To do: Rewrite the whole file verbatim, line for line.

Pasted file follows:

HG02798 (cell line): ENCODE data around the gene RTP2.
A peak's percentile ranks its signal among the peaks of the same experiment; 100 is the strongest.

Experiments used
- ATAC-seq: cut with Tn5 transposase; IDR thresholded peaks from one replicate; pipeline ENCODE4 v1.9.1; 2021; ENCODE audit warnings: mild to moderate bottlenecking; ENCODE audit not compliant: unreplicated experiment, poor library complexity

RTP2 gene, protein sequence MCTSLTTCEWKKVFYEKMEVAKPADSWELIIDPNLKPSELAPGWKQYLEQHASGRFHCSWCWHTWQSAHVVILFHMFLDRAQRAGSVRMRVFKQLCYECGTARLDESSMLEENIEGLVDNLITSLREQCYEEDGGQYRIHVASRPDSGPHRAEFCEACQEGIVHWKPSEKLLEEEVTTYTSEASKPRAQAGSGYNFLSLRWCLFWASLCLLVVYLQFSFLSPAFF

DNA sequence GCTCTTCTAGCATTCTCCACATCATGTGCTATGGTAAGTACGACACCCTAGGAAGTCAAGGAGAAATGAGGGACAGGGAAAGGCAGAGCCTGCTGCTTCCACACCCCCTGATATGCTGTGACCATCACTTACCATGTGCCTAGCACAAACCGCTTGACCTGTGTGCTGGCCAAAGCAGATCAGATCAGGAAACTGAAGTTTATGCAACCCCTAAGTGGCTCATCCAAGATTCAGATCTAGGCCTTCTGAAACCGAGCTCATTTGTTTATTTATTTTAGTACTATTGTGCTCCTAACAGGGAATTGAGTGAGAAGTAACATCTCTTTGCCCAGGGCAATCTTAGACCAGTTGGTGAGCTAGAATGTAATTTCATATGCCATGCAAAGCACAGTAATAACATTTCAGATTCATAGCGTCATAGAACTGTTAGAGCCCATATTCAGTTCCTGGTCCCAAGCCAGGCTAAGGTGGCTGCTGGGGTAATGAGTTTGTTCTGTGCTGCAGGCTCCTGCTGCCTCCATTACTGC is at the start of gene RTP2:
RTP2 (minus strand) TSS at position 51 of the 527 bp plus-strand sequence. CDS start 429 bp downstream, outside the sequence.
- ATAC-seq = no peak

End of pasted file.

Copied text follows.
HG02798 (cell line): ENCODE data around the gene RTP2.
A peak's percentile ranks its signal among the peaks of the same experiment; 100 is the strongest.

Experiments used
- ATAC-seq: cut with Tn5 transposase; IDR thresholded peaks from one replicate; pipeline ENCODE4 v1.9.1; 2021; ENCODE audit warnings: mild to moderate bottlenecking; ENCODE audit not compliant: unreplicated experiment, poor library complexity

RTP2 gene, protein sequence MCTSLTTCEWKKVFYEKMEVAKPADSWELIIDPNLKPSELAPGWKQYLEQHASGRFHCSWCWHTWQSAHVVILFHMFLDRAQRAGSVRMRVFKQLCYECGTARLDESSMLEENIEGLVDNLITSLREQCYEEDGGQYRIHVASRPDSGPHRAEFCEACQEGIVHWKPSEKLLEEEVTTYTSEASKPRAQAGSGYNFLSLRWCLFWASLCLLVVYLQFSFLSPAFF

DNA sequence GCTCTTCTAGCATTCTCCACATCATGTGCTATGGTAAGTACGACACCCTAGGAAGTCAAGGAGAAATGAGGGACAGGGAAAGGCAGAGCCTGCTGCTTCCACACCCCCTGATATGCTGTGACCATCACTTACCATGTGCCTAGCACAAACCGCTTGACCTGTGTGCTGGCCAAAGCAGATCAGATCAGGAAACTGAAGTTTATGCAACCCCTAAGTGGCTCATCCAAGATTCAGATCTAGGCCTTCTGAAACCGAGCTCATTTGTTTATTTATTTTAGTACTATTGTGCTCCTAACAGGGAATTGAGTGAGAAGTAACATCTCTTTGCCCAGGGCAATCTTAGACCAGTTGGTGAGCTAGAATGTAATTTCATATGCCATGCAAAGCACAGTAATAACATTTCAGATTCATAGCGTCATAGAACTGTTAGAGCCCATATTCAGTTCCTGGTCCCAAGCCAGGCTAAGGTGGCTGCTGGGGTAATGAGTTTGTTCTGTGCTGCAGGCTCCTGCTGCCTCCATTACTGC is at the start of gene RTP2:
RTP2 (minus strand) TSS at position 51 of the 527 bp plus-strand sequence. CDS start 429 bp downstream, outside the sequence.
- ATAC-seq = no peak